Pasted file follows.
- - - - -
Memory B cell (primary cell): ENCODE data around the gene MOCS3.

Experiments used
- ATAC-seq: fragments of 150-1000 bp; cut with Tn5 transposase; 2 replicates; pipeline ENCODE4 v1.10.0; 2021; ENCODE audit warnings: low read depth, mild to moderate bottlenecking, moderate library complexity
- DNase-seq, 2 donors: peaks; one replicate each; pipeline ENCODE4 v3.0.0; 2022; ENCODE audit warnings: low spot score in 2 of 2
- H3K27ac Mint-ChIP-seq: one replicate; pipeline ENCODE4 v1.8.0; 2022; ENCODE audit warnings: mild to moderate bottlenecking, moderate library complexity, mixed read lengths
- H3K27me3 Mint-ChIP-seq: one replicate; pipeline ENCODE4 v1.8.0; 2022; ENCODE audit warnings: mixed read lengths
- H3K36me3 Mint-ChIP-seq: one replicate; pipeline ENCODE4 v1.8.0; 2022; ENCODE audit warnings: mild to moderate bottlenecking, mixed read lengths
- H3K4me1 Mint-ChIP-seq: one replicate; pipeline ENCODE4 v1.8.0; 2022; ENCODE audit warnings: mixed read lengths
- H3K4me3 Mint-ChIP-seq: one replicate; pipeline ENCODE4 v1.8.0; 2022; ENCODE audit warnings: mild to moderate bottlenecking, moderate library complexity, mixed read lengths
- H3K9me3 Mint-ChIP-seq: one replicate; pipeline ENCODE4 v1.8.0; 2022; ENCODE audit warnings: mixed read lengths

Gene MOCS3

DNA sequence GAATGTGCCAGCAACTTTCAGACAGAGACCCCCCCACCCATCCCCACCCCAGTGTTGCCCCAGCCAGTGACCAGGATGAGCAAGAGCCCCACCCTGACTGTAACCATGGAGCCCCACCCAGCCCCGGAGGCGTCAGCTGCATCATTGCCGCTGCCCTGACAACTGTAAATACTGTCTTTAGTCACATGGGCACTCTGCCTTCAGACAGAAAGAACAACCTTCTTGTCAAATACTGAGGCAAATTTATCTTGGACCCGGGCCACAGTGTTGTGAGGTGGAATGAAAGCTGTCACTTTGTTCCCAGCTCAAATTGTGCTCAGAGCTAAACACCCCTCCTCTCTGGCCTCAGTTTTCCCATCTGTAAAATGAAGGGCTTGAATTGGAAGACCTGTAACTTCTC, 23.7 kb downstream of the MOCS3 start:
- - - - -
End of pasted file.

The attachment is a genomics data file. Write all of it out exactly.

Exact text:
Memory B cell (primary cell): ENCODE data around the gene MOCS3.

Experiments used
- ATAC-seq: fragments of 150-1000 bp; cut with Tn5 transposase; 2 replicates; pipeline ENCODE4 v1.10.0; 2021; ENCODE audit warnings: low read depth, mild to moderate bottlenecking, moderate library complexity
- DNase-seq, 2 donors: peaks; one replicate each; pipeline ENCODE4 v3.0.0; 2022; ENCODE audit warnings: low spot score in 2 of 2
- H3K27ac Mint-ChIP-seq: one replicate; pipeline ENCODE4 v1.8.0; 2022; ENCODE audit warnings: mild to moderate bottlenecking, moderate library complexity, mixed read lengths
- H3K27me3 Mint-ChIP-seq: one replicate; pipeline ENCODE4 v1.8.0; 2022; ENCODE audit warnings: mixed read lengths
- H3K36me3 Mint-ChIP-seq: one replicate; pipeline ENCODE4 v1.8.0; 2022; ENCODE audit warnings: mild to moderate bottlenecking, mixed read lengths
- H3K4me1 Mint-ChIP-seq: one replicate; pipeline ENCODE4 v1.8.0; 2022; ENCODE audit warnings: mixed read lengths
- H3K4me3 Mint-ChIP-seq: one replicate; pipeline ENCODE4 v1.8.0; 2022; ENCODE audit warnings: mild to moderate bottlenecking, moderate library complexity, mixed read lengths
- H3K9me3 Mint-ChIP-seq: one replicate; pipeline ENCODE4 v1.8.0; 2022; ENCODE audit warnings: mixed read lengths

Gene MOCS3

DNA sequence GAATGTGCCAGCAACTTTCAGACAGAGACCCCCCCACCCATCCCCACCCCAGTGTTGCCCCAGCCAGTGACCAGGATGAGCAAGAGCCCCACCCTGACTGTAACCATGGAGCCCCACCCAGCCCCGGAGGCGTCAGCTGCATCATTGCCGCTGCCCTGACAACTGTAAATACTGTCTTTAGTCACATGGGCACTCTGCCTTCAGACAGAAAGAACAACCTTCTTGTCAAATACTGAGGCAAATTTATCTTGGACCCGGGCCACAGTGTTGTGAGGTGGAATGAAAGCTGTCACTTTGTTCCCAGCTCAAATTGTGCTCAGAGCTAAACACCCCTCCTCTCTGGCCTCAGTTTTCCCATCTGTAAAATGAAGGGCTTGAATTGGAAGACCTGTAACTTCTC, 23.7 kb downstream of the MOCS3 start: